I am often asked how long do I have to maintain records to protect myself against actions by the
Internal Revenue Service? Along with that question comes the question about whether the IRS
has the burden of proving a taxpayer owes the tax (assuming it met its burden when first
assessing the tax) if many years have passed without the IRS pursing the taxpayer and the
taxpayer no longer having his or her records? Shouldn’t the IRS be the one to demonstrate that the taxpayer still owes the taxes? The United States Tax Court, in the case of  Paynter v.
Commissioner of Internal Revenue, T. C. Summary Opinion 2017-12, addressed these questions.
Facts
The taxpayers in Paynter were an attorney and his wife. They filed their income tax returns every
year from 2004 through 2014 on or before the extended due date of October 15. The taxpayer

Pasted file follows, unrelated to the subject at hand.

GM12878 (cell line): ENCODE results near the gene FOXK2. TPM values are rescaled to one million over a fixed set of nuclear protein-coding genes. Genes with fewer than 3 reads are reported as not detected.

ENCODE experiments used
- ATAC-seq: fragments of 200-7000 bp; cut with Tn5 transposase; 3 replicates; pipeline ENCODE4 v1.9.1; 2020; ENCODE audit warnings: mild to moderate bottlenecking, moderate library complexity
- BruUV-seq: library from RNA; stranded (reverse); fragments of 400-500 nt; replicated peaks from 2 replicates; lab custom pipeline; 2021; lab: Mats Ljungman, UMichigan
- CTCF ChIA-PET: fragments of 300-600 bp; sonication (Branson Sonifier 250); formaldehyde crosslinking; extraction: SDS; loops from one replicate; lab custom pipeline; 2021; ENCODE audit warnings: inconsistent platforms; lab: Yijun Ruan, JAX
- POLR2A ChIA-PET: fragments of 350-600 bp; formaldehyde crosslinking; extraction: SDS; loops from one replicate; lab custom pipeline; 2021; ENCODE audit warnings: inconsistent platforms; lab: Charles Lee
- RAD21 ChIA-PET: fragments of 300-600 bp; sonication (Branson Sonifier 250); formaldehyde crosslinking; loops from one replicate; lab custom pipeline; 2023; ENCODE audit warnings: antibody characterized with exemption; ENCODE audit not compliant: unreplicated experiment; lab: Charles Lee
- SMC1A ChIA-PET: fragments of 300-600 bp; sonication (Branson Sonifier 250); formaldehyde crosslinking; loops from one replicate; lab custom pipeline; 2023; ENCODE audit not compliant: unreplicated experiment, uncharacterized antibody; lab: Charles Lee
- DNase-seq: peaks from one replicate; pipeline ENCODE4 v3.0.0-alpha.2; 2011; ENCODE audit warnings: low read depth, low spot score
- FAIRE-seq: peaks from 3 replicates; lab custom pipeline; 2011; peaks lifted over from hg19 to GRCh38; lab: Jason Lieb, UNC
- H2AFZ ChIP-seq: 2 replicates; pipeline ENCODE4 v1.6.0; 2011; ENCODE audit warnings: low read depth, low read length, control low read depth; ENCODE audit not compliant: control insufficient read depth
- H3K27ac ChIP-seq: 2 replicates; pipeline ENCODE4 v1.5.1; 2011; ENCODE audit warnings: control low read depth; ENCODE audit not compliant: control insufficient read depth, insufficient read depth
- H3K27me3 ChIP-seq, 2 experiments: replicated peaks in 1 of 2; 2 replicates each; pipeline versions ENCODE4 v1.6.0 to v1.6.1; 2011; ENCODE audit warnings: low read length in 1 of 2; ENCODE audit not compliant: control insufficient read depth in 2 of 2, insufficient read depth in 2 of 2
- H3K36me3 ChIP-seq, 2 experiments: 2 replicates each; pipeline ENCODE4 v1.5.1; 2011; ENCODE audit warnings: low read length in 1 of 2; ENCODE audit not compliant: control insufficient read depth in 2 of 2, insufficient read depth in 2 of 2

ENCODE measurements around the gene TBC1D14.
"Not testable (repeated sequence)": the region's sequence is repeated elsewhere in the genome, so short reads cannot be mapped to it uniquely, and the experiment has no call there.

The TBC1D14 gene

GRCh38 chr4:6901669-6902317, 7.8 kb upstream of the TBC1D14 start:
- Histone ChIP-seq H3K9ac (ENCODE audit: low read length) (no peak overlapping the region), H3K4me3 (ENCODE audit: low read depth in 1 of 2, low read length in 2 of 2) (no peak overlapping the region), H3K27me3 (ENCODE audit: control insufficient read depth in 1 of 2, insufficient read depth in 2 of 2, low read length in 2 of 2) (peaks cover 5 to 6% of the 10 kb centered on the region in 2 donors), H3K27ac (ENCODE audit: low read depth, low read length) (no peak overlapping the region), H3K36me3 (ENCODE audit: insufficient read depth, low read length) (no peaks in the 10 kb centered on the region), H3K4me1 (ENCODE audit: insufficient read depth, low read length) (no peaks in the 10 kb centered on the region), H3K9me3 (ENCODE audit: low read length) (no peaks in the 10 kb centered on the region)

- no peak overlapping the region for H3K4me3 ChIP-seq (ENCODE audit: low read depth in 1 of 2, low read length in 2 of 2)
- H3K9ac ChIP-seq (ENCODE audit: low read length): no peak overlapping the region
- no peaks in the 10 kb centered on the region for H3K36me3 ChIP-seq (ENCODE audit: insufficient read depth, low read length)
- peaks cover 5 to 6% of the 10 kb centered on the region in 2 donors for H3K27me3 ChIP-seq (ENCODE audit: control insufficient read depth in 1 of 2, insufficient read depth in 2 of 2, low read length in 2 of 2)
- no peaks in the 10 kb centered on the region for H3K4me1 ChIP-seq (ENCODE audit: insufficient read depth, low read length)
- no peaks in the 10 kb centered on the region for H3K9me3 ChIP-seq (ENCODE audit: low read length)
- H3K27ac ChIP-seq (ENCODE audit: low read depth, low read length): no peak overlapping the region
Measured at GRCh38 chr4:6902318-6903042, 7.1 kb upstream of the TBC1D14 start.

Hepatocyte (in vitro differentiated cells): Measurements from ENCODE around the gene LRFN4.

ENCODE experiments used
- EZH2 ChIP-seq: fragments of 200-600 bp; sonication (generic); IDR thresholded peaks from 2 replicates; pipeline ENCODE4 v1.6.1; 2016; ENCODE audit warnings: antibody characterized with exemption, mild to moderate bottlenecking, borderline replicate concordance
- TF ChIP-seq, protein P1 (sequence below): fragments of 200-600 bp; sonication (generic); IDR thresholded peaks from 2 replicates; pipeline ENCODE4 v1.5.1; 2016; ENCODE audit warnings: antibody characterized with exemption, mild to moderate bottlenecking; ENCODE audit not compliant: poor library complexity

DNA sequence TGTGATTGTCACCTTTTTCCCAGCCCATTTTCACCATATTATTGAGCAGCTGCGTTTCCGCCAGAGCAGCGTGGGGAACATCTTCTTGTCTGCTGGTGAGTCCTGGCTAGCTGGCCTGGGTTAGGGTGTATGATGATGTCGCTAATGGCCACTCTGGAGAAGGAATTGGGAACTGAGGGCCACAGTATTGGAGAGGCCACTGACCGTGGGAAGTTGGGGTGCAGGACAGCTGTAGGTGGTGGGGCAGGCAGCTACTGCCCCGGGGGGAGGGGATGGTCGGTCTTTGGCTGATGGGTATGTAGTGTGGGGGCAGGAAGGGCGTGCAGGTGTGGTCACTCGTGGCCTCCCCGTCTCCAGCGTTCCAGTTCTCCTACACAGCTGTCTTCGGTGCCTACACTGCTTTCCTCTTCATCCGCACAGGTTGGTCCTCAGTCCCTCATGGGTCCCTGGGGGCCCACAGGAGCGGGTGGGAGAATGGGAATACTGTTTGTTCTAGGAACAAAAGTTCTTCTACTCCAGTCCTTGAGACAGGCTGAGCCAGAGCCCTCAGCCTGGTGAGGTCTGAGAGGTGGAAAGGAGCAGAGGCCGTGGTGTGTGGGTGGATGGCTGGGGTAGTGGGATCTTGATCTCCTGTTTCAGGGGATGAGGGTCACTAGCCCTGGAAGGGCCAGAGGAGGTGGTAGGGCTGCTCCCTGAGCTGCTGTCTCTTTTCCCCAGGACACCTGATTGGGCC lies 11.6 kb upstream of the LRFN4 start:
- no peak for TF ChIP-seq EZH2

never made estimated tax payments because, as he told the Court, he did not like and did not
believe in the estimated tax payment system. They paid their taxes when they received a bill from
the Internal Revenue Service. That bill would generally show up months after they filed their
return.
The issue in this case was whether the taxpayers paid their taxes for the year 2006. The taxpayers claimed they received the notice for the tax obligation at the end of 2007 or early in 2008, and then paid the taxes at the local office of the Internal Revenue Service. While the Internal Revenue Service showed the returns were filed and tax payments were made for 2004, 2005 and 2008 through 2014, they did not show a payment for the year 2006.
This case was made more difficult by the following facts: the Internal Revenue Service sent the taxpayers a notice in late 2007, but never sent another notice until August 27, 2014, almost 7
years after the first and only prior notice; in 2013, the taxpayers destroyed all of their records
relating to 2006; and, the bank that the taxpayers used had been seized by the FDIC and
subsequently closed so bank records were no longer available. Therefore, the only records
available were the IRS’s records showing no payment had been made for 2006.